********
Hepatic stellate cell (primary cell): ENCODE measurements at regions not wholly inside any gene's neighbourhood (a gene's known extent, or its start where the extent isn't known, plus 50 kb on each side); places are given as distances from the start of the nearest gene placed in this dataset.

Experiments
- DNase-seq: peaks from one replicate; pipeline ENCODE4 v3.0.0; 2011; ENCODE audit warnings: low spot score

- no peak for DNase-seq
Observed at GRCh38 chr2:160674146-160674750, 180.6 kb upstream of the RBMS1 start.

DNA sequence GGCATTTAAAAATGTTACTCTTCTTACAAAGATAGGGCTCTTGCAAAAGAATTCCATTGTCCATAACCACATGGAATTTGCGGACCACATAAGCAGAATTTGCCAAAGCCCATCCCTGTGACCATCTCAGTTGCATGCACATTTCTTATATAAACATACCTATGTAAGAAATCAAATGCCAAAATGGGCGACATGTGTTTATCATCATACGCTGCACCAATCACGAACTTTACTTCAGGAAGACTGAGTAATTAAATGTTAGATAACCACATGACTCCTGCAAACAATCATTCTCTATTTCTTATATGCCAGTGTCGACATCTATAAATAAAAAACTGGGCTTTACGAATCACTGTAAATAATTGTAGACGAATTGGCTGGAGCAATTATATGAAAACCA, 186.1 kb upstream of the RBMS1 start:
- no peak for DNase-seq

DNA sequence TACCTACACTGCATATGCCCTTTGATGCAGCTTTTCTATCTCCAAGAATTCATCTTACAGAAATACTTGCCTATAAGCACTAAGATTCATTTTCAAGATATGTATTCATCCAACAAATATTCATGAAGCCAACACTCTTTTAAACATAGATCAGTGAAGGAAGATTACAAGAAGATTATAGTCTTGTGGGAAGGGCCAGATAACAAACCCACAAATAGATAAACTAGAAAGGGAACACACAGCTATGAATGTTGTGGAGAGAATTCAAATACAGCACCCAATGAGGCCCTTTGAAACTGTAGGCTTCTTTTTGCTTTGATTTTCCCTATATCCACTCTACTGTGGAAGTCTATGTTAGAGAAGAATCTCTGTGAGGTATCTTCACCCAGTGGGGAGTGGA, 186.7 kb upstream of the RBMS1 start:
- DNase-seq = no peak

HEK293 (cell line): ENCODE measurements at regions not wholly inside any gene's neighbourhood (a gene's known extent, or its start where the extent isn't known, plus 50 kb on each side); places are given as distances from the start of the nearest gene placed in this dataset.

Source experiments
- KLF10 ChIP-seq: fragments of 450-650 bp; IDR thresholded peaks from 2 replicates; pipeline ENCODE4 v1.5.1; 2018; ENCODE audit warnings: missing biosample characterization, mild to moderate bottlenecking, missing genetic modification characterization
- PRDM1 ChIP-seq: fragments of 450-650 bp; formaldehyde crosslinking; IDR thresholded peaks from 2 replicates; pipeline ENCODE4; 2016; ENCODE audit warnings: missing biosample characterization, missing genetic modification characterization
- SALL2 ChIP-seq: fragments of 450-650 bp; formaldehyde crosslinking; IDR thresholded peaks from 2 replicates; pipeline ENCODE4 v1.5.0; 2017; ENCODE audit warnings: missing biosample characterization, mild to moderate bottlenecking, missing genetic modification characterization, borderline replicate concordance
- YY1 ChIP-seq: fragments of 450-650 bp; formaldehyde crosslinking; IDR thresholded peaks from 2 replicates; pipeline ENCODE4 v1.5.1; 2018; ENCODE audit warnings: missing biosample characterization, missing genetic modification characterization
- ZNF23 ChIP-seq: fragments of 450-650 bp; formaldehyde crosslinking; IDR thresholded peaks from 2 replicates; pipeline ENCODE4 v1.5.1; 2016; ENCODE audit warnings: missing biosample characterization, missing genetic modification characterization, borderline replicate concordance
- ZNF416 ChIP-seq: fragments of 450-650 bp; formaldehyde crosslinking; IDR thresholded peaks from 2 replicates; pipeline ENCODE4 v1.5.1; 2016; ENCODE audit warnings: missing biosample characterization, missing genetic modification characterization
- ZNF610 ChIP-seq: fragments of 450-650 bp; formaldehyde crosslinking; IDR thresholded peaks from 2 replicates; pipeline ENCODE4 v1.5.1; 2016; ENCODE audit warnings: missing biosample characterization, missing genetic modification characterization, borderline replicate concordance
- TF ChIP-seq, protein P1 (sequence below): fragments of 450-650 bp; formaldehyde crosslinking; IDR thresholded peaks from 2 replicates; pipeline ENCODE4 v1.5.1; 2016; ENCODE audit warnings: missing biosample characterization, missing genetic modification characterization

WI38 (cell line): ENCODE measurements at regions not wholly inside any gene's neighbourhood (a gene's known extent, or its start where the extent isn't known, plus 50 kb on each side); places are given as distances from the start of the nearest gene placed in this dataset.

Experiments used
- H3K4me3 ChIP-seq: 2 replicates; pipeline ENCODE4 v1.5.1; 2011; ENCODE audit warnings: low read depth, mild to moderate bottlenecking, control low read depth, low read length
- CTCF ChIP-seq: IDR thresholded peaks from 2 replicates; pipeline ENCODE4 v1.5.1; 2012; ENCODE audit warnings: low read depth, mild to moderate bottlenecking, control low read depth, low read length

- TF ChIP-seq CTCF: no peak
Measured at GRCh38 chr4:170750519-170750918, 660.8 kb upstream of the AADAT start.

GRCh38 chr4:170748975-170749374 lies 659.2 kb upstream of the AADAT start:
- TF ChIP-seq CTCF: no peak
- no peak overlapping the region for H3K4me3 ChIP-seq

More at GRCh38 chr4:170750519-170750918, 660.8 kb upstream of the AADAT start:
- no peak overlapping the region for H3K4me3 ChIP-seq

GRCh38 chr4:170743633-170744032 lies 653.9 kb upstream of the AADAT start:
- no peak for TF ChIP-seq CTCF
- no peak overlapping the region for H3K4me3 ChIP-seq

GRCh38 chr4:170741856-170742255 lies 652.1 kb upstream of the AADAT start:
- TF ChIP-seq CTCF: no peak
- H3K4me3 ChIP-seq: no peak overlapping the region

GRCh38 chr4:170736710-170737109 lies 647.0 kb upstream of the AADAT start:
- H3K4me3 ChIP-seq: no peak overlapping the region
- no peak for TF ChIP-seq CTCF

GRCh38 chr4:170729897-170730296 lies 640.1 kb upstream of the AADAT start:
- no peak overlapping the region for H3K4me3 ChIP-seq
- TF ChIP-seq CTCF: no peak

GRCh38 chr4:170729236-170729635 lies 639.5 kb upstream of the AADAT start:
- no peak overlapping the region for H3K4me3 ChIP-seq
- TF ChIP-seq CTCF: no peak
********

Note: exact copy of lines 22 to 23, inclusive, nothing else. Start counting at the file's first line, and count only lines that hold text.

- H3K4me3 ChIP-seq: 2 replicates; pipeline ENCODE4 v1.5.1; 2011; ENCODE audit warnings: low read depth, mild to moderate bottlenecking, control low read depth, low read length
- CTCF ChIP-seq: IDR thresholded peaks from 2 replicates; pipeline ENCODE4 v1.5.1; 2012; ENCODE audit warnings: low read depth, mild to moderate bottlenecking, control low read depth, low read length